- Tool Maturity – As a Practical Performance Analyst, tools are generally the first things that come up in discussions around performance issues. Tools are a means to the end and not the end by itself and Practical Performance Analysts need to understand that. Tools are required to get the job done but also more importantly what is required is strong skills (people maturity) and a set of standardized processes (process maturity) to ensure that your organization is able to support and deliver high performing applications on time and on budget. Getting your tool mix right depends on a lot of different aspects and would require a thorough assessment of your development platforms, application stacks, etc. Tools in the Performance Engineering space are known to be expensive and procuring them is always a challenge however it is utilizing them effectively and efficiently that I find the bigger challenge faced by customers today.
Why is Enterprise Performance Maturity Important
Organizations large and small depend on applications to reach out and support their customers, service or business. In this world of ever increasing application complexity where cloud computing, SaaS, PaaS, Iaas is taking hosting of the platform away from the customer and putting it into the public / private cloud how can you be assured of the performance of your applications. The future is about the cloud, it’s about outsourcing your application platforms to someone who does it really well and staying focussed on what you do well.
In such a situation how do you cope with the challenges of ensuring your applications meet their Non Functional Requirements, what guarantees do you have that your application will meet their Non Functional Requirements when it’s time to go live. Having the right set of tools backed by people and process maturity is one solid risk mitigation approach.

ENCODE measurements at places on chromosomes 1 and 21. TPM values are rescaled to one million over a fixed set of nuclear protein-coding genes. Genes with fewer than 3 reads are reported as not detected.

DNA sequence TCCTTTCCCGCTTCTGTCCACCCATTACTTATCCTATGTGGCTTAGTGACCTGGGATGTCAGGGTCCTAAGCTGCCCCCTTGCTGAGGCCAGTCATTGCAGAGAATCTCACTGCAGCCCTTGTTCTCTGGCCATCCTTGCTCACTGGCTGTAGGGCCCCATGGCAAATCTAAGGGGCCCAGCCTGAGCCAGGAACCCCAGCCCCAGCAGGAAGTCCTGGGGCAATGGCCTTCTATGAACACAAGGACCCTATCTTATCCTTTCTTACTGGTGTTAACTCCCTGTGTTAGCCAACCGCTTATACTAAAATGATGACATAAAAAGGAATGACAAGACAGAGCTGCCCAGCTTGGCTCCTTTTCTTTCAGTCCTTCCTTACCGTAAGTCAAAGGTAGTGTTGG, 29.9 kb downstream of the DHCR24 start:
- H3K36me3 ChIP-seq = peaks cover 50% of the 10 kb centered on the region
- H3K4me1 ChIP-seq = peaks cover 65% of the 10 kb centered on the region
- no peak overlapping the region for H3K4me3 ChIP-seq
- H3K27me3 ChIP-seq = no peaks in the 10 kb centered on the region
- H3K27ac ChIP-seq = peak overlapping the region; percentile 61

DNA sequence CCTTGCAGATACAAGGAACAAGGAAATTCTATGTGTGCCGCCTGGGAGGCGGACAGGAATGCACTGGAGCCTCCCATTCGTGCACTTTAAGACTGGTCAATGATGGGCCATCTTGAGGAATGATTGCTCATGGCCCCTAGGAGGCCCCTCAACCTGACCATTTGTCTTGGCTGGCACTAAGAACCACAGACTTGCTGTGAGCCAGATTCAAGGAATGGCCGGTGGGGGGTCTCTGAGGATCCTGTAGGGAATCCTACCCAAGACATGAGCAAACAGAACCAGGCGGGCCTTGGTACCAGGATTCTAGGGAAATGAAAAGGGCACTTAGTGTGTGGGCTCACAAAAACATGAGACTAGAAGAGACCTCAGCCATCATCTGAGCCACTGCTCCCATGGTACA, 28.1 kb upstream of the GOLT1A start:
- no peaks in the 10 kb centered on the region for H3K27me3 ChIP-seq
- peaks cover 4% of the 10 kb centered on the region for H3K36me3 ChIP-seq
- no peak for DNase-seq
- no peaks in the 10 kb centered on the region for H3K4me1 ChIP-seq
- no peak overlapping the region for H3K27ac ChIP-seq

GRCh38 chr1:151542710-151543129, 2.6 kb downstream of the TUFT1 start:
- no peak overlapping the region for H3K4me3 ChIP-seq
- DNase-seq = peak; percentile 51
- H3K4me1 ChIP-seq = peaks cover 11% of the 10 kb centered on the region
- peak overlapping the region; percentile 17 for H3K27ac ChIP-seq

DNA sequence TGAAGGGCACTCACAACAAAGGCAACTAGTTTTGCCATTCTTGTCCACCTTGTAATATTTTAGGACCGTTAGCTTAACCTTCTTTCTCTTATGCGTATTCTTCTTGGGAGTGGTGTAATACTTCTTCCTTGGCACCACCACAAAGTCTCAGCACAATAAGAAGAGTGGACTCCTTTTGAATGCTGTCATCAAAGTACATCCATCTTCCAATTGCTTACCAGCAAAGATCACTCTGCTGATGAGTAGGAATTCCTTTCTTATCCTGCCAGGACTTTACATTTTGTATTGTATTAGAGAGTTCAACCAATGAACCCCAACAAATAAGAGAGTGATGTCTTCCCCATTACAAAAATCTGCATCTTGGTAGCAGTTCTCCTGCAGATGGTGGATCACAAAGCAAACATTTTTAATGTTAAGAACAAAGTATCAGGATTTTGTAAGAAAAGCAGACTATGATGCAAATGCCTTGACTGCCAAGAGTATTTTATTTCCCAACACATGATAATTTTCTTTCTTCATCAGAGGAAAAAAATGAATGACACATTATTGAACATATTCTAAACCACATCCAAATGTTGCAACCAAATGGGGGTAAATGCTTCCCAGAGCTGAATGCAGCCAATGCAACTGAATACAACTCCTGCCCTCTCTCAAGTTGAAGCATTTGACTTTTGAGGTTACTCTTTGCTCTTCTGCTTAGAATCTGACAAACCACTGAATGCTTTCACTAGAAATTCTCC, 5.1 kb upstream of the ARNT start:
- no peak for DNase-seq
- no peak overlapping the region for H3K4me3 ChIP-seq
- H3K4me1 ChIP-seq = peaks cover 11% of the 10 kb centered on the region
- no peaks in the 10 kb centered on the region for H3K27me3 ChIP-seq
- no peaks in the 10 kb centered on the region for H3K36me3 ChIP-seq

It’s important to get your Enterprise Performance Maturity right but that by itself isn’t going to take your performance problems away. As a Practical Performance Analyst you have many hats to wear and this is just one of them. Addressing Enterprise Performance Maturity gives your organization the ability to repeatedly meet stringent Performance Engineering requirements with a set of standardized tools and processes across small and large programs. Repeatability, re-useability and efficiency are all key towards building a high performance team that delivers high performance applications.
Approach to address Enterprise Performance Maturity
As a Practical Performance Analyst we would recommend the following:
- Spend some time understanding the environment within your organization
- Understand the challenges and pains faced by business from an IT standpoint
- Understand the challenges and pains faced by IT in meeting business’s expectations
- Understand the Performance / Scalability challenges across your business critical applications
- Assess the current processes, tools and people capability you’ve got in the IT organization to support performance
- Assess the current application platforms, deployment platforms and cloud platforms your organization uses to service its customers
- Workshop, highlight and prioritize the top areas across performance that need to be addressed
- Based on your findings, start out by defining a simple set of processes to address those relevant areas